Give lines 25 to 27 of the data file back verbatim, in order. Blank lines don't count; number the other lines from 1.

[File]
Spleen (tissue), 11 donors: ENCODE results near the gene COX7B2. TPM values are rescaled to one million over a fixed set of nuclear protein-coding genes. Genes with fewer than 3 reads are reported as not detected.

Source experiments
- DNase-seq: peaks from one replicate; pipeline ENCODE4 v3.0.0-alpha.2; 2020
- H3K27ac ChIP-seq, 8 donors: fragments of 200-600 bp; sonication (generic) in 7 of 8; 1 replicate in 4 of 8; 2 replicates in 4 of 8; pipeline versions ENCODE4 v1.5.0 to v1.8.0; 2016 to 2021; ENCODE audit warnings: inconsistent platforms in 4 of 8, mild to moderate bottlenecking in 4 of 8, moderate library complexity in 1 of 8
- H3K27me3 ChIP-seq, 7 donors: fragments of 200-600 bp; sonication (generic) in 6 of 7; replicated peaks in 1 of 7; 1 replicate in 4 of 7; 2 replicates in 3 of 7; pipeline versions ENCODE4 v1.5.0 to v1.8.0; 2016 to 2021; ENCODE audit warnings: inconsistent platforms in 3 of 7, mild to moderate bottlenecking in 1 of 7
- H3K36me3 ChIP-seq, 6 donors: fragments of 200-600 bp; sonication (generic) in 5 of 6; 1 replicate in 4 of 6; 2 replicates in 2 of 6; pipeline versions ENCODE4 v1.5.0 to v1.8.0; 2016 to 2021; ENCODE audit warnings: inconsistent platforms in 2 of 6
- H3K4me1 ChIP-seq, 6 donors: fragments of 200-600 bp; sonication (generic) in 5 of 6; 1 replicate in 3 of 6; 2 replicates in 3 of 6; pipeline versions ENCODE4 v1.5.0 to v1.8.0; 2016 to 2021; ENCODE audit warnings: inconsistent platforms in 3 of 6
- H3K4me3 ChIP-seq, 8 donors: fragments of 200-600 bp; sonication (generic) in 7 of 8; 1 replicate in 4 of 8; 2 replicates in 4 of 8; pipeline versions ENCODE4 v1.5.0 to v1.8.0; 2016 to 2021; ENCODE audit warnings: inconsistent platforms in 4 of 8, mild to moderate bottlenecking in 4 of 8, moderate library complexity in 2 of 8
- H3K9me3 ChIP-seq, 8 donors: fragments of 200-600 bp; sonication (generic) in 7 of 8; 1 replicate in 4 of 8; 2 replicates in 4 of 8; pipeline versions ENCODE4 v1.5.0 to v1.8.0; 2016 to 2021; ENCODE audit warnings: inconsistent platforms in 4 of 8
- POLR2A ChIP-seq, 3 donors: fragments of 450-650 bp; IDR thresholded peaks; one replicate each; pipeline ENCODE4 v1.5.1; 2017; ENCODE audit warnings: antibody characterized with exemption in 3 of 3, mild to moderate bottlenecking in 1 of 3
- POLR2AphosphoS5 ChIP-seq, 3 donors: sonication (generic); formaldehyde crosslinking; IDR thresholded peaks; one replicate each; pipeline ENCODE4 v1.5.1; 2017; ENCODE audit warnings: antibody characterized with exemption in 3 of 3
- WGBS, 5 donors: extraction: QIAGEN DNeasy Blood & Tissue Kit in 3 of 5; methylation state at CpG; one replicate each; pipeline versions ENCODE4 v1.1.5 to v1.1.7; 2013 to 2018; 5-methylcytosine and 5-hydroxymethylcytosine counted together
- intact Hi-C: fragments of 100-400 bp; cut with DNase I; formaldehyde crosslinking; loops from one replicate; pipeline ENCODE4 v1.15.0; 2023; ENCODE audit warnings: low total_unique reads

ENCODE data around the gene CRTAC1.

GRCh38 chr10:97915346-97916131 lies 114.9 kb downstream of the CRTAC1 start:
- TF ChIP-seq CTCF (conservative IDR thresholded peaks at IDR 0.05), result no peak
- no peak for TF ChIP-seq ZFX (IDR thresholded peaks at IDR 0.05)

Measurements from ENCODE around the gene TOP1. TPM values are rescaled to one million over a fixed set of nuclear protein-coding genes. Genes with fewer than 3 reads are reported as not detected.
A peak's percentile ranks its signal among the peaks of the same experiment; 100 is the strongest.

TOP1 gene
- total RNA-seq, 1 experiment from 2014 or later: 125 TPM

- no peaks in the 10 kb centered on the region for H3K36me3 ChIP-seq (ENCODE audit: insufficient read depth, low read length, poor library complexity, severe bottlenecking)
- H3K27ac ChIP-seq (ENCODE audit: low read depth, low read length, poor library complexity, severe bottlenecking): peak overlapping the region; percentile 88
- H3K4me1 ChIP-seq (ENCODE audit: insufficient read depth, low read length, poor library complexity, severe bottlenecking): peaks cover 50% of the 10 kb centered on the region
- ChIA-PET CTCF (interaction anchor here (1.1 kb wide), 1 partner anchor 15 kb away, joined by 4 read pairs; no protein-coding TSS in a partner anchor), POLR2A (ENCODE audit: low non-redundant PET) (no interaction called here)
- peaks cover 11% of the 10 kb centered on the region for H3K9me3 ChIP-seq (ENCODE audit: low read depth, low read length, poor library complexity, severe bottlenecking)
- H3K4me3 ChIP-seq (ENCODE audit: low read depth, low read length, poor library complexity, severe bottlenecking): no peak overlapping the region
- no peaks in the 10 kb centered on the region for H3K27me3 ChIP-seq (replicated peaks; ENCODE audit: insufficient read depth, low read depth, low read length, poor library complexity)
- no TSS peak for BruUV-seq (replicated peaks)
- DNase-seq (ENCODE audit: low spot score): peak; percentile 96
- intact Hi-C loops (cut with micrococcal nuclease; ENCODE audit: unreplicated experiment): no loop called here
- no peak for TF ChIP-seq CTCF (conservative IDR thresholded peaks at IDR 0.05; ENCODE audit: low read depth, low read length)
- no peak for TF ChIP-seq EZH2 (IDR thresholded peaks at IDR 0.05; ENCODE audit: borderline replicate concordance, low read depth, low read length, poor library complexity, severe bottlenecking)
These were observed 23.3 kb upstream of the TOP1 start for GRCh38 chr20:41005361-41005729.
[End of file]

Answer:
- ChIA-PET CTCF (interaction anchor here (1.1 kb wide), 1 partner anchor 15 kb away, joined by 4 read pairs; no protein-coding TSS in a partner anchor), POLR2A (ENCODE audit: low non-redundant PET) (no interaction called here)
- peaks cover 11% of the 10 kb centered on the region for H3K9me3 ChIP-seq (ENCODE audit: low read depth, low read length, poor library complexity, severe bottlenecking)
- H3K4me3 ChIP-seq (ENCODE audit: low read depth, low read length, poor library complexity, severe bottlenecking): no peak overlapping the region